Arm files for IPO – and SoftBank will retain control
Japanese owner states float 'won’t have material impact,' suggesting small stake will be up for grabs
Arm has secretly filed for a public listing that its owner, SoftBank, says will see the chip design firm remain a subsidiary.
Arm on Saturday announced "that it has confidentially submitted a draft registration statement on Form F-1 to the US Securities and Exchange Commission relating to the proposed initial public offering of American depositary shares representing its ordinary shares."
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On Monday SoftBank (SBG) also announced the confidential application to list, but added the following important factoid:
SBG intends that Arm will continue to be a consolidated subsidiary of SBG following the completion of the proposed initial public offering. SBG does not expect that any such offering would have a material effect on its consolidated results or financial position.
That wording is confirmation that SoftBank intends to retain a majority holding in Arm even after the listing. Stating that the float won't have a material impact on its results or financial position suggests only a small slice of Arm will be floated.
Arm's Saturday disclosure doesn't indicate the outfit filed on the weekend, as the United States Securities and Exchange Commission allows non-public filings. The disclosure may instead reflect Arm's decision to confirm the accuracy of reports of the float, rather than let speculation run rife.
Prognosticators still, however, have plenty to ponder. Both Arm's and SoftBank's statements added "The size and price range for the proposed offering have yet to be determined. The initial public offering is subject to market and other conditions and the completion of the SEC's review process."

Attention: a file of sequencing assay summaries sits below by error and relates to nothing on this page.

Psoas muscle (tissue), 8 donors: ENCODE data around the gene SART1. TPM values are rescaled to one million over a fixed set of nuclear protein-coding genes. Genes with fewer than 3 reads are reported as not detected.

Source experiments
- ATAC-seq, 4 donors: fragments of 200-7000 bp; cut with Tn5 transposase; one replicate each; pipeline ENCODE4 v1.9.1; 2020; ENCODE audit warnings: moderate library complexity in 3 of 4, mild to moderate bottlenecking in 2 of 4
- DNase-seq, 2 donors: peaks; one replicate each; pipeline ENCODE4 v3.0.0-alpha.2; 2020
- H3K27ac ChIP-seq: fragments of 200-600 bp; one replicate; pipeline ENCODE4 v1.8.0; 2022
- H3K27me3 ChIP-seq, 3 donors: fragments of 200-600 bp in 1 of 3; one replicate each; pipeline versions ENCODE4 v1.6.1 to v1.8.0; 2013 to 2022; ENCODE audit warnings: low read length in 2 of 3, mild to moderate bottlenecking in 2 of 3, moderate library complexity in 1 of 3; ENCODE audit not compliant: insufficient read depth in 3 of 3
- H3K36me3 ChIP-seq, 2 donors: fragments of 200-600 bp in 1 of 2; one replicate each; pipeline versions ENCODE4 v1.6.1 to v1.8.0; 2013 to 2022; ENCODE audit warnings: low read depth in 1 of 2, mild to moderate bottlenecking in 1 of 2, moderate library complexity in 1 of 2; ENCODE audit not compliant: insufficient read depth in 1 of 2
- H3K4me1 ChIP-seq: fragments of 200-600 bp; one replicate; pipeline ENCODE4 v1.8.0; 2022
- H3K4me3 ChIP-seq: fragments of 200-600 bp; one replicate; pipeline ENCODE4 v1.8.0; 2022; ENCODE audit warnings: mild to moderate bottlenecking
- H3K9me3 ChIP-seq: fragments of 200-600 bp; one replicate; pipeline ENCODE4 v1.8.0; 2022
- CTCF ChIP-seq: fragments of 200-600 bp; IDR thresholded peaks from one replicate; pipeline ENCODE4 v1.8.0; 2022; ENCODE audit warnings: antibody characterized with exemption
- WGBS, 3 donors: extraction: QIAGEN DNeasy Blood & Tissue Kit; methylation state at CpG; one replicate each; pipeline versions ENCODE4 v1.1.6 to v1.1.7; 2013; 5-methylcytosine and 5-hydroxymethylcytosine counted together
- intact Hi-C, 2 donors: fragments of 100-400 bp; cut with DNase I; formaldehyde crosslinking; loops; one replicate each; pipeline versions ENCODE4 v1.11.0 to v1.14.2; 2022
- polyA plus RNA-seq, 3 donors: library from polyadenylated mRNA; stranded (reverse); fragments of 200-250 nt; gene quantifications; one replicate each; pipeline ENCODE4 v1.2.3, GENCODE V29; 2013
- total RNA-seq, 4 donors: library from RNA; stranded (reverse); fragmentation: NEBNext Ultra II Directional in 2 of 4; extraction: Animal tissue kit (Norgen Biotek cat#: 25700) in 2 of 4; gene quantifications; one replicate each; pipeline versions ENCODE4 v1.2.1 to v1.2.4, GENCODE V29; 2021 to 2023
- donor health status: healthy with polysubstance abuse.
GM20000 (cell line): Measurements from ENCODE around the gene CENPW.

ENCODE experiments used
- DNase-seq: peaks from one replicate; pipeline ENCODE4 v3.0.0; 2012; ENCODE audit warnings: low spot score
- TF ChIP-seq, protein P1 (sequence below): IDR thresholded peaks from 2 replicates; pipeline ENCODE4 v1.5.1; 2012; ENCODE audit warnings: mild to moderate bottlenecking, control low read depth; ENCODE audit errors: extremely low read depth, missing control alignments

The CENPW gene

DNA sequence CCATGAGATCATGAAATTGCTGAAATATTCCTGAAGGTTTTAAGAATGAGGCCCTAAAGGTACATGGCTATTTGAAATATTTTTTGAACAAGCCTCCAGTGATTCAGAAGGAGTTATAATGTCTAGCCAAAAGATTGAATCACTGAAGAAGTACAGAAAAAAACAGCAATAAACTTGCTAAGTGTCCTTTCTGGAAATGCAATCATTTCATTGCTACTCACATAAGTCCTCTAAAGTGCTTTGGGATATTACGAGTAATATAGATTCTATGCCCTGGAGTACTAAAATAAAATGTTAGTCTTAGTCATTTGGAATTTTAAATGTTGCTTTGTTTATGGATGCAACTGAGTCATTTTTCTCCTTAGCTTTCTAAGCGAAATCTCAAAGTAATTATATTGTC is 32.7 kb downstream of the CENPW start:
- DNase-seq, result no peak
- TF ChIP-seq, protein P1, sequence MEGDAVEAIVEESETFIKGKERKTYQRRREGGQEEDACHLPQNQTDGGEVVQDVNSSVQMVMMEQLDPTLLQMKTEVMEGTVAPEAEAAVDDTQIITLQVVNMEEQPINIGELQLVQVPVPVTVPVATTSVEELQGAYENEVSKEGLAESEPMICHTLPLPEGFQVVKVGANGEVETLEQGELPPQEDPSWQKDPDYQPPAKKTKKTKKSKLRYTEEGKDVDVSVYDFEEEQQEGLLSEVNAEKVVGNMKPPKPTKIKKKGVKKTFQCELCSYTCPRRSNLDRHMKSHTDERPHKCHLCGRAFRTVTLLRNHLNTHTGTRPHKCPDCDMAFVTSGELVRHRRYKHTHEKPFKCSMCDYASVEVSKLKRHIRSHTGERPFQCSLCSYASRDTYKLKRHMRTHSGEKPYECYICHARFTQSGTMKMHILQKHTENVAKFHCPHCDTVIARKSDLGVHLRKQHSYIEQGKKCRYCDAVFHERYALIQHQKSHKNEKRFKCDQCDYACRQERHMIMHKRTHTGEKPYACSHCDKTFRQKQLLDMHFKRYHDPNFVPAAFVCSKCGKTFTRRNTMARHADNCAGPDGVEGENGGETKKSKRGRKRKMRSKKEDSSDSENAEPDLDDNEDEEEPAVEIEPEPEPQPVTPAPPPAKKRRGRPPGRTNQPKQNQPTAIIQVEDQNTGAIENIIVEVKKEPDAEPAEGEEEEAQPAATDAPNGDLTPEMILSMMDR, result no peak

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Reuters reports that the chip design firm will favor the NASDAQ – a bourse that has traditionally been the home of many a tech company.
Wherever Arm lands, its listing will be closely watched for a couple of reasons.
One is that the float is tipped to be one of 2023's biggest.
The other is that SoftBank's recent financials have been far from stellar. Tens of billions of losses have besmirched its bottom line, with only a sale of Alibaba shares adding some respectability, as plenty of the investment house's bets on startups failed to deliver.
When SoftBank scooped Arm for $32 billion in 2016 the acquisition was seen as a bet on growing demand for chips. The strategy looked sound when Nvidia bid $66 billion to acquire Arm before regulators nixed the deal.
Demand for chips has since dipped markedly as the global economy slowed down.
Just what SoftBank can score for whatever portion of Arm it decides to float will therefore be closely watched – both for its contribution to the Japanese firm's finances and an indicator of investor sentiment. ®